Rhythm and John Taylor Gatto

We have been doing pretty well in the rhythm department with a couple of side tracks here and there. It is definitely a work in progress and something that is going to have to be tweaked and adjusted. I have more craft pictures to post but will wait until after we to today’s which was supposed to be yesterday’s.

Next week I get to hear John Taylor Gatto Speak!! I am sooo excited. I have wanted to hear him ever since we started unschooling. Everything he says is something I feel like standing up and saying AMEN! to. Don’t worry though I will restrain myself. 😉

So here are a few quotes that I found on this page.


“…‘How will they learn to read?’ you ask, and my answer is ‘Remember the lessons of Massachusetts.’ When children are given whole lives instead of age-graded ones in cellblocks, they learn to read, write, and do arithmetic with ease, if those things make sense in the kind of life that unfolds around them.”

– John Taylor Gatto



“Whatever an education is, it should make you a unique individual, not a conformist; it should furnish you with an original spirit with which to tackle the big challenges; it should allow you to find values which will be your road map through life; it should make you spiritually rich, a person who loves whatever you are doing, wherever you are, whomever you are with; it should teach you what is important, how to live and how to die.”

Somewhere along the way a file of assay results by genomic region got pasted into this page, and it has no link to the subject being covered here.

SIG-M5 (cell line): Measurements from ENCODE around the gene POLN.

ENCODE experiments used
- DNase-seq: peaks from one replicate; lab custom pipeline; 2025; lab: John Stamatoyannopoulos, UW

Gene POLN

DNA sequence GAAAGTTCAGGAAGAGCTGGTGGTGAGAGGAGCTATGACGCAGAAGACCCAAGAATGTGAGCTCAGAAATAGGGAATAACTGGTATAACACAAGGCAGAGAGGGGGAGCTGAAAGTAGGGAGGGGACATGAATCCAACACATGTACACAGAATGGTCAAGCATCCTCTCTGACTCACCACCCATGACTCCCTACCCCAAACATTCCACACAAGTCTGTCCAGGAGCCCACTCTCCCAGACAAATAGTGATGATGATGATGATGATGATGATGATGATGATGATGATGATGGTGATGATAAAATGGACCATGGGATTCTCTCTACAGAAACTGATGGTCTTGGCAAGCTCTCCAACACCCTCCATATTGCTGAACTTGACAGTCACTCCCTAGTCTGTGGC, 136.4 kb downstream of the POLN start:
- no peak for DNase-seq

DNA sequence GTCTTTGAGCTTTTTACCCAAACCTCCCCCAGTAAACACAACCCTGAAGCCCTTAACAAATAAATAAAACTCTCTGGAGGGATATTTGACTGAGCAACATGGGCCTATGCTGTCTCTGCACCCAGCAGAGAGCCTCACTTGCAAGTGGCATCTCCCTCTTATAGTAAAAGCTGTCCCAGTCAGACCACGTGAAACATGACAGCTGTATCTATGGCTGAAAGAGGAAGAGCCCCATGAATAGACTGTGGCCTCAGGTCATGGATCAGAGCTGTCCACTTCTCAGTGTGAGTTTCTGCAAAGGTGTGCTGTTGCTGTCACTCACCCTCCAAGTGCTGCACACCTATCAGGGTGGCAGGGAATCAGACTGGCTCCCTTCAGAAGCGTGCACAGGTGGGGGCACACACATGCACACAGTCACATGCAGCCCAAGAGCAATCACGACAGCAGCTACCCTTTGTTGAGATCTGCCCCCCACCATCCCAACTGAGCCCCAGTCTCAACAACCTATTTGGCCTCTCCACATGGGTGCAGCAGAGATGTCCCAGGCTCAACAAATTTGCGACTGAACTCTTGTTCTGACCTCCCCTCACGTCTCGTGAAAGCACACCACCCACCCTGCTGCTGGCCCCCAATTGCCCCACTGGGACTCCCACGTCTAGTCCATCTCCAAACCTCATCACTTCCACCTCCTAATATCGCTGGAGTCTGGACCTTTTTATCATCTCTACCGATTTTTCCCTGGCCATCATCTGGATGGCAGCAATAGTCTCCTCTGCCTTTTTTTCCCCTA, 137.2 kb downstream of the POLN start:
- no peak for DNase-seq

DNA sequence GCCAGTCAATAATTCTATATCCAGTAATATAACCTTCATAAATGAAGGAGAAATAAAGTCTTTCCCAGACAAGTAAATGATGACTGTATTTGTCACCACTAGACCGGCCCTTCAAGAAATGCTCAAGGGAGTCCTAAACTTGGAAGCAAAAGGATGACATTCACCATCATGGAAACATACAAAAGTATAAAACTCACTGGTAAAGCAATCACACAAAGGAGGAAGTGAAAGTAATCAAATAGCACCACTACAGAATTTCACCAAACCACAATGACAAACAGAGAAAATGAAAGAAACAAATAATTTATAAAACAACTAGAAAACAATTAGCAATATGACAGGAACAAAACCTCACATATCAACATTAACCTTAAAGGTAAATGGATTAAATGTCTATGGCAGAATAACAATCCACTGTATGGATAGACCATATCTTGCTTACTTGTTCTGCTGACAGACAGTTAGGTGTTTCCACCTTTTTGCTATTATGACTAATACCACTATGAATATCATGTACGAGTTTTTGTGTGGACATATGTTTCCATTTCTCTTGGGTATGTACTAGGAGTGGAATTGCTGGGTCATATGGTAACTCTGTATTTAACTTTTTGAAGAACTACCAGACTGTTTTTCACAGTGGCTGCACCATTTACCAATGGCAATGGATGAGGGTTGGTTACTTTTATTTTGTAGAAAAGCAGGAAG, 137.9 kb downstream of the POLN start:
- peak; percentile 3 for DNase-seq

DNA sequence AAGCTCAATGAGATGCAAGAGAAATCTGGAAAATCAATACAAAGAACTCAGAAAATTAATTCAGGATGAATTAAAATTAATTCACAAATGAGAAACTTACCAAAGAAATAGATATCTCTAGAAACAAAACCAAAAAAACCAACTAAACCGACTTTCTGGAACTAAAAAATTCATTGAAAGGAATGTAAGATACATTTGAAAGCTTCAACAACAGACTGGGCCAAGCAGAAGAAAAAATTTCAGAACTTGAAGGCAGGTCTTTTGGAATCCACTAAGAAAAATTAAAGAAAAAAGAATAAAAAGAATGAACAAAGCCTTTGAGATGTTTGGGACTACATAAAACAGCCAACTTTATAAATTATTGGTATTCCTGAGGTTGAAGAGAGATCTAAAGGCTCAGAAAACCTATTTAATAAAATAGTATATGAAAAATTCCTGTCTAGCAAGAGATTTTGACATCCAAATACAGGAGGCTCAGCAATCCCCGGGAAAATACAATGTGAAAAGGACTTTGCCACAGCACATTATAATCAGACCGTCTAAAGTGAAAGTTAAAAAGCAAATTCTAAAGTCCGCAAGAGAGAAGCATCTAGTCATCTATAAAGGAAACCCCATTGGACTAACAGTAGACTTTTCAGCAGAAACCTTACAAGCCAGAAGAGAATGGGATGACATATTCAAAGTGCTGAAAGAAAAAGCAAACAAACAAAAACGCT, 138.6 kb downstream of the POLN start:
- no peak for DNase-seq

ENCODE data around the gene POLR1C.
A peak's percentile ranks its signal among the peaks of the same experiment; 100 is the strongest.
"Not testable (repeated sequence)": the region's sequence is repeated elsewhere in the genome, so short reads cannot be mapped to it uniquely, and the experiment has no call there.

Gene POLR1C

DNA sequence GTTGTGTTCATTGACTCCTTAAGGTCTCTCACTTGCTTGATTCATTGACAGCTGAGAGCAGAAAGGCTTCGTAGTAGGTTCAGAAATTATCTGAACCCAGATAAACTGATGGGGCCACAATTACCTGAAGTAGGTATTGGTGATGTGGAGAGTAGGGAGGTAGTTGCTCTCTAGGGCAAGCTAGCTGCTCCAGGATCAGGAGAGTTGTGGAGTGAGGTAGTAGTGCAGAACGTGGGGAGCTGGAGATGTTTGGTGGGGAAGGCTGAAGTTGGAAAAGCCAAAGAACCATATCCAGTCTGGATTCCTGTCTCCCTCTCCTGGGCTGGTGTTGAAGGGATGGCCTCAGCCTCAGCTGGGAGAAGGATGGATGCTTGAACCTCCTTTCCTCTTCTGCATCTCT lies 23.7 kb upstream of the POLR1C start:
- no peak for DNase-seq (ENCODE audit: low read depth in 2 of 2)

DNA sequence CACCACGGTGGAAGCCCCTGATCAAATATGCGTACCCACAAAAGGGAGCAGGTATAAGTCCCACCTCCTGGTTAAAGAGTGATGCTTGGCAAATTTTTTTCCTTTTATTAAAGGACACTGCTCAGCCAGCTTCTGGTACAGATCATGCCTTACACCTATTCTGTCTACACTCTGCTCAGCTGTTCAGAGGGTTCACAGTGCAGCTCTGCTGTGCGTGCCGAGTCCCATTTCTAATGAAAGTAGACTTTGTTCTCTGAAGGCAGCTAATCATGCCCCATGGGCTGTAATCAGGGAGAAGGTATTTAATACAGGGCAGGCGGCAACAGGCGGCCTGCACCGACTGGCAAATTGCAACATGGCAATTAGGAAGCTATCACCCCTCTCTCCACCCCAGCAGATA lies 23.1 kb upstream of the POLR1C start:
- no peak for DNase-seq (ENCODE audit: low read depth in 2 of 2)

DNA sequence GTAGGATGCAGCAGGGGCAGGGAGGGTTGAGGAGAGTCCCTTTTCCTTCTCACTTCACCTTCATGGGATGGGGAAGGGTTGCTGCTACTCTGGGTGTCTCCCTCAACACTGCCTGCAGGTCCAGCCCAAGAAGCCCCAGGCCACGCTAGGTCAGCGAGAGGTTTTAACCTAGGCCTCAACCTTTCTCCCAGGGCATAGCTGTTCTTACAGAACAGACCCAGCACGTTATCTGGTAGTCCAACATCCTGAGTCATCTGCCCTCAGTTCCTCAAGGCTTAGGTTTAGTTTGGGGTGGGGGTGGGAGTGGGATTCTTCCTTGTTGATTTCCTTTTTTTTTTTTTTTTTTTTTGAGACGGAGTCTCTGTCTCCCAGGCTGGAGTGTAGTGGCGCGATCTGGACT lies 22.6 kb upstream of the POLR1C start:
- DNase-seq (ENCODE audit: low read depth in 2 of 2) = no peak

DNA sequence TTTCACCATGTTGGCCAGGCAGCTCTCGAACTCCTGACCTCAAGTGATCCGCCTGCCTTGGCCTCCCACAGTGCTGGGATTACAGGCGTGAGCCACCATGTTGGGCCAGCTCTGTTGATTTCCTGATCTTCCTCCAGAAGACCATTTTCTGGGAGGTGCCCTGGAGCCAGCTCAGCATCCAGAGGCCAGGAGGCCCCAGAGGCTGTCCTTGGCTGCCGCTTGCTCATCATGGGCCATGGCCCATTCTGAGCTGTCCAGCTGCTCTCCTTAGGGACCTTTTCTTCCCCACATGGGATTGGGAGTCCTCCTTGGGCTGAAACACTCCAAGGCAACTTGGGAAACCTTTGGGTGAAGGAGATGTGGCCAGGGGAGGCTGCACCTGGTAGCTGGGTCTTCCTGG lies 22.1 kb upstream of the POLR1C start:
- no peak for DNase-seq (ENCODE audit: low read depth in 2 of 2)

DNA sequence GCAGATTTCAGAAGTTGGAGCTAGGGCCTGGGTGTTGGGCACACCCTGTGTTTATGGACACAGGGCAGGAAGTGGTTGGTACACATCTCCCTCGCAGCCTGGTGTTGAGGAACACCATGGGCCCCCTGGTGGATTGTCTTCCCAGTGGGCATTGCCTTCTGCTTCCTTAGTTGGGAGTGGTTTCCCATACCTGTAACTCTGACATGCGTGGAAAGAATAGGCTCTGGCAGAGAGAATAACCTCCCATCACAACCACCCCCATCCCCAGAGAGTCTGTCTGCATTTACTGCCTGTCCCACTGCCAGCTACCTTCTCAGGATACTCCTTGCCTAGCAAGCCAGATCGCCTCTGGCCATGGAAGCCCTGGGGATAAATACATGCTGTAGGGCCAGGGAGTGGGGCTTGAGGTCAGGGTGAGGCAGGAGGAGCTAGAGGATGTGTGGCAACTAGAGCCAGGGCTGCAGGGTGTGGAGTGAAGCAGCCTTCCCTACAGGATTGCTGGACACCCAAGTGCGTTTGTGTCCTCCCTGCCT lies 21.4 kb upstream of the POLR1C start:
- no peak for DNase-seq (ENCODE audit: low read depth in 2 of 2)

– John Taylor Gatto


“By preventing a free market in education, a handful of social engineers – backed by the industries that profit from compulsory schooling: teacher colleges, textbook publishers, materials suppliers, et al. – has ensured that most of our children will not have an education, even though they may be thoroughly schooled.”

 – John Taylor Gatto


And one that I found from his acceptance speech for being selected as the New York State Teacher of the Year.



It is absurd and anti-life to be part of a system that compels you to listen to a stranger reading poetry when you want to learn to construct buildings, or to sit with a stranger discussing the construction of buildings when you want to read poetry.



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